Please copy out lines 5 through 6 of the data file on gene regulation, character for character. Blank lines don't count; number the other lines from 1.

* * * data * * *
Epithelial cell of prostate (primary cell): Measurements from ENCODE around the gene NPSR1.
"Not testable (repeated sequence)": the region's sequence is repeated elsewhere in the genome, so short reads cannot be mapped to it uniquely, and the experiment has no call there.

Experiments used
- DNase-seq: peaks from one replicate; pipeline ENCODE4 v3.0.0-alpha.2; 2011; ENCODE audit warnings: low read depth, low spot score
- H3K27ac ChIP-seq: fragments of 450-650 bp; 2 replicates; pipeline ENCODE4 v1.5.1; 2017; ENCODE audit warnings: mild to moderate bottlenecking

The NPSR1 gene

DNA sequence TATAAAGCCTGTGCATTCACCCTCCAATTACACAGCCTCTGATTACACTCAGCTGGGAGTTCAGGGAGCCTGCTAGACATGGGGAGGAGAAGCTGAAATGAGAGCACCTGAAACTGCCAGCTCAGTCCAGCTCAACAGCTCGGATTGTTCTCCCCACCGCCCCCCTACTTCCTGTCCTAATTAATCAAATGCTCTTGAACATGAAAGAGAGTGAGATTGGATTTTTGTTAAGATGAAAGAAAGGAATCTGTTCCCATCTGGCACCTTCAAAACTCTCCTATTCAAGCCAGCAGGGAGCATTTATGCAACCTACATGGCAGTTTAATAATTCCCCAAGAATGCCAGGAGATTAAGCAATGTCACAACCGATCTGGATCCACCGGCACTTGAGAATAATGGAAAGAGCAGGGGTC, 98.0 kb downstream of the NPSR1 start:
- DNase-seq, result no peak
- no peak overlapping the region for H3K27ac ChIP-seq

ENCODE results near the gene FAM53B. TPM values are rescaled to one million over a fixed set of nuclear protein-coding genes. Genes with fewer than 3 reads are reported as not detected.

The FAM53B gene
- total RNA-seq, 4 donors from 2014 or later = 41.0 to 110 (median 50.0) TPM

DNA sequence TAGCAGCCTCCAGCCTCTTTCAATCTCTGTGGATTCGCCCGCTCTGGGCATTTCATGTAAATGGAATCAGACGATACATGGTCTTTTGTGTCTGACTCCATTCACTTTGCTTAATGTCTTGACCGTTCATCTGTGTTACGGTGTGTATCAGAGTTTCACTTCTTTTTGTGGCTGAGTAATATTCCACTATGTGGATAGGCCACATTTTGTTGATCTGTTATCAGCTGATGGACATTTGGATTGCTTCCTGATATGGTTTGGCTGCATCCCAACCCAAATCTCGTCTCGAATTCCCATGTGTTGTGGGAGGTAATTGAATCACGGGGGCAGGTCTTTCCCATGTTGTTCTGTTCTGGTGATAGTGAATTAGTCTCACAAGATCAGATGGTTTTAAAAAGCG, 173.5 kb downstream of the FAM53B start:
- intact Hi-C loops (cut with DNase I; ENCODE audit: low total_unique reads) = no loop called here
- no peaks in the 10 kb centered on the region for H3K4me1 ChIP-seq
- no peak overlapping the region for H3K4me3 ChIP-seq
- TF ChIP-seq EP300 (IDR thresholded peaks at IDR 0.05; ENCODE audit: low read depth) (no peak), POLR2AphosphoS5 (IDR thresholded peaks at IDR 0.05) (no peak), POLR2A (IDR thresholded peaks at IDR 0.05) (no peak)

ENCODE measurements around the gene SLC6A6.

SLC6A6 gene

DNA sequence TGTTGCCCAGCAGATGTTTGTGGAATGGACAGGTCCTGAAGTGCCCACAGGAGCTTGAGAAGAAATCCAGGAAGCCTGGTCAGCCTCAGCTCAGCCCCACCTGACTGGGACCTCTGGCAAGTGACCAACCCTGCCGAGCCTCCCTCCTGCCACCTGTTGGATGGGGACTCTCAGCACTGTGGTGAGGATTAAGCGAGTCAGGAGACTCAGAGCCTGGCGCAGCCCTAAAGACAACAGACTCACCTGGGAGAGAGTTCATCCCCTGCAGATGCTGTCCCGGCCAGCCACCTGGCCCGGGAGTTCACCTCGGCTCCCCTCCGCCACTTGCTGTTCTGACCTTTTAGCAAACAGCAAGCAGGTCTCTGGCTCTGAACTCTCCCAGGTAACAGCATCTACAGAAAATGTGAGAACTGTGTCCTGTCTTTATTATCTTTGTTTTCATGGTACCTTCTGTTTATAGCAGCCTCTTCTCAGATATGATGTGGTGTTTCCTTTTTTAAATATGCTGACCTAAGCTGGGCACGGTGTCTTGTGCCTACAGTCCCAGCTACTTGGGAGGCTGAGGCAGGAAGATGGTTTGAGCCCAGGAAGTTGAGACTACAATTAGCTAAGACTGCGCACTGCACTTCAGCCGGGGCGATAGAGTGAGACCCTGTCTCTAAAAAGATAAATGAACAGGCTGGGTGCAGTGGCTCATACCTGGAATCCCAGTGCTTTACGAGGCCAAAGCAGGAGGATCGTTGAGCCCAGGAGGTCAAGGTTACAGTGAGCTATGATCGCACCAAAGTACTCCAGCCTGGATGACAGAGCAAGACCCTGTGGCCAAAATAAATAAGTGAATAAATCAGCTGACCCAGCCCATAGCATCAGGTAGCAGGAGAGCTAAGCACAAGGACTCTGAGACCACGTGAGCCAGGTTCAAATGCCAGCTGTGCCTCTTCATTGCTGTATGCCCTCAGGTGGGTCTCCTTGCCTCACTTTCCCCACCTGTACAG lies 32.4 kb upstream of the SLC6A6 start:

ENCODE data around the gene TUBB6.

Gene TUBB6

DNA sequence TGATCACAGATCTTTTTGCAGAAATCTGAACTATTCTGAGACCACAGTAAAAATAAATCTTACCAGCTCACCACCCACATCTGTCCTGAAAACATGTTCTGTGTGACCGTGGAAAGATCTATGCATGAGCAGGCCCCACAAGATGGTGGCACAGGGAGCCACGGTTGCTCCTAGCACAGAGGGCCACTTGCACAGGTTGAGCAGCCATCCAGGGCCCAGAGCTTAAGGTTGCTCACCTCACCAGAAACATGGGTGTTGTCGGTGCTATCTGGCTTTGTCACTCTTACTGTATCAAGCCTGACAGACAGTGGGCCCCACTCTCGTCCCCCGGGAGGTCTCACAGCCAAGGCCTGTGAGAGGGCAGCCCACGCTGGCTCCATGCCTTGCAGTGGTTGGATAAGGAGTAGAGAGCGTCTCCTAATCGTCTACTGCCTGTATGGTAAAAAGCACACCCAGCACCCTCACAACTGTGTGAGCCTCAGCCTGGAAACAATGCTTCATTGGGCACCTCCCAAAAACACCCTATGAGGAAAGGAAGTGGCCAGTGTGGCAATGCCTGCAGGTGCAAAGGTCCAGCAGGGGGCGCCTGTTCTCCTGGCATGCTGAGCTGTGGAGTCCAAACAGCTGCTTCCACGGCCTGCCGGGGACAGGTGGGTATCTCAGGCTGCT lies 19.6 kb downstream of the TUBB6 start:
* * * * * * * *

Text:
- H3K27ac ChIP-seq: fragments of 450-650 bp; 2 replicates; pipeline ENCODE4 v1.5.1; 2017; ENCODE audit warnings: mild to moderate bottlenecking

The NPSR1 gene